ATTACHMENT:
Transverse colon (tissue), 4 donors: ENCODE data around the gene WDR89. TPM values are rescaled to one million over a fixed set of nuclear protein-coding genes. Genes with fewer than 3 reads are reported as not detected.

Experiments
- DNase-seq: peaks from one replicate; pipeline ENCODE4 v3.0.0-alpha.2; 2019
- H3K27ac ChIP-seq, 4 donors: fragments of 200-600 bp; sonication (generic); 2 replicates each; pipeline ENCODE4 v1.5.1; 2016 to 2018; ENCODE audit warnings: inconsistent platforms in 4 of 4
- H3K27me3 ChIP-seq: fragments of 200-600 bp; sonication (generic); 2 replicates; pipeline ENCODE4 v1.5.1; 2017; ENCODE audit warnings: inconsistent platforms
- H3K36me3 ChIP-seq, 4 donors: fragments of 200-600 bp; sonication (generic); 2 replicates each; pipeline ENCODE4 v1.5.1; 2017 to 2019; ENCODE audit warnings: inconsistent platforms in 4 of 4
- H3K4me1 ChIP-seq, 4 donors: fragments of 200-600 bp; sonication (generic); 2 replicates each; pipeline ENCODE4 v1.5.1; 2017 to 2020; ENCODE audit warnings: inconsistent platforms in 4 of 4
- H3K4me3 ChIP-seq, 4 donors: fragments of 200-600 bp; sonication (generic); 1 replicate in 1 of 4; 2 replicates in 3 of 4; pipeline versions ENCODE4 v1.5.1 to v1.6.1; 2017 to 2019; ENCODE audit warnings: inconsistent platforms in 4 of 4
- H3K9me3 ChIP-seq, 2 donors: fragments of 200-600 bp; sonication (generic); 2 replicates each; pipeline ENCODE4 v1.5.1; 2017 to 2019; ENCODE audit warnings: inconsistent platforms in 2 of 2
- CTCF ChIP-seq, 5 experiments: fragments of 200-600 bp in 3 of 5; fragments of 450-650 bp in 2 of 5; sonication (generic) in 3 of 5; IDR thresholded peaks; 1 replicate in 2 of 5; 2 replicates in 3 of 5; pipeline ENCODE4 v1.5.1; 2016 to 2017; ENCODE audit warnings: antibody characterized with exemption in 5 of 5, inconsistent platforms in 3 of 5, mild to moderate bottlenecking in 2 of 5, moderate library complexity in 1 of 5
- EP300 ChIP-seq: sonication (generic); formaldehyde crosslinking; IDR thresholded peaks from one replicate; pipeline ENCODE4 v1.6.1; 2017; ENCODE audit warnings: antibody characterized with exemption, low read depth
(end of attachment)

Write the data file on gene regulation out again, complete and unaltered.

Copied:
Transverse colon (tissue), 4 donors: ENCODE data around the gene WDR89. TPM values are rescaled to one million over a fixed set of nuclear protein-coding genes. Genes with fewer than 3 reads are reported as not detected.

Experiments
- DNase-seq: peaks from one replicate; pipeline ENCODE4 v3.0.0-alpha.2; 2019
- H3K27ac ChIP-seq, 4 donors: fragments of 200-600 bp; sonication (generic); 2 replicates each; pipeline ENCODE4 v1.5.1; 2016 to 2018; ENCODE audit warnings: inconsistent platforms in 4 of 4
- H3K27me3 ChIP-seq: fragments of 200-600 bp; sonication (generic); 2 replicates; pipeline ENCODE4 v1.5.1; 2017; ENCODE audit warnings: inconsistent platforms
- H3K36me3 ChIP-seq, 4 donors: fragments of 200-600 bp; sonication (generic); 2 replicates each; pipeline ENCODE4 v1.5.1; 2017 to 2019; ENCODE audit warnings: inconsistent platforms in 4 of 4
- H3K4me1 ChIP-seq, 4 donors: fragments of 200-600 bp; sonication (generic); 2 replicates each; pipeline ENCODE4 v1.5.1; 2017 to 2020; ENCODE audit warnings: inconsistent platforms in 4 of 4
- H3K4me3 ChIP-seq, 4 donors: fragments of 200-600 bp; sonication (generic); 1 replicate in 1 of 4; 2 replicates in 3 of 4; pipeline versions ENCODE4 v1.5.1 to v1.6.1; 2017 to 2019; ENCODE audit warnings: inconsistent platforms in 4 of 4
- H3K9me3 ChIP-seq, 2 donors: fragments of 200-600 bp; sonication (generic); 2 replicates each; pipeline ENCODE4 v1.5.1; 2017 to 2019; ENCODE audit warnings: inconsistent platforms in 2 of 2
- CTCF ChIP-seq, 5 experiments: fragments of 200-600 bp in 3 of 5; fragments of 450-650 bp in 2 of 5; sonication (generic) in 3 of 5; IDR thresholded peaks; 1 replicate in 2 of 5; 2 replicates in 3 of 5; pipeline ENCODE4 v1.5.1; 2016 to 2017; ENCODE audit warnings: antibody characterized with exemption in 5 of 5, inconsistent platforms in 3 of 5, mild to moderate bottlenecking in 2 of 5, moderate library complexity in 1 of 5
- EP300 ChIP-seq: sonication (generic); formaldehyde crosslinking; IDR thresholded peaks from one replicate; pipeline ENCODE4 v1.6.1; 2017; ENCODE audit warnings: antibody characterized with exemption, low read depth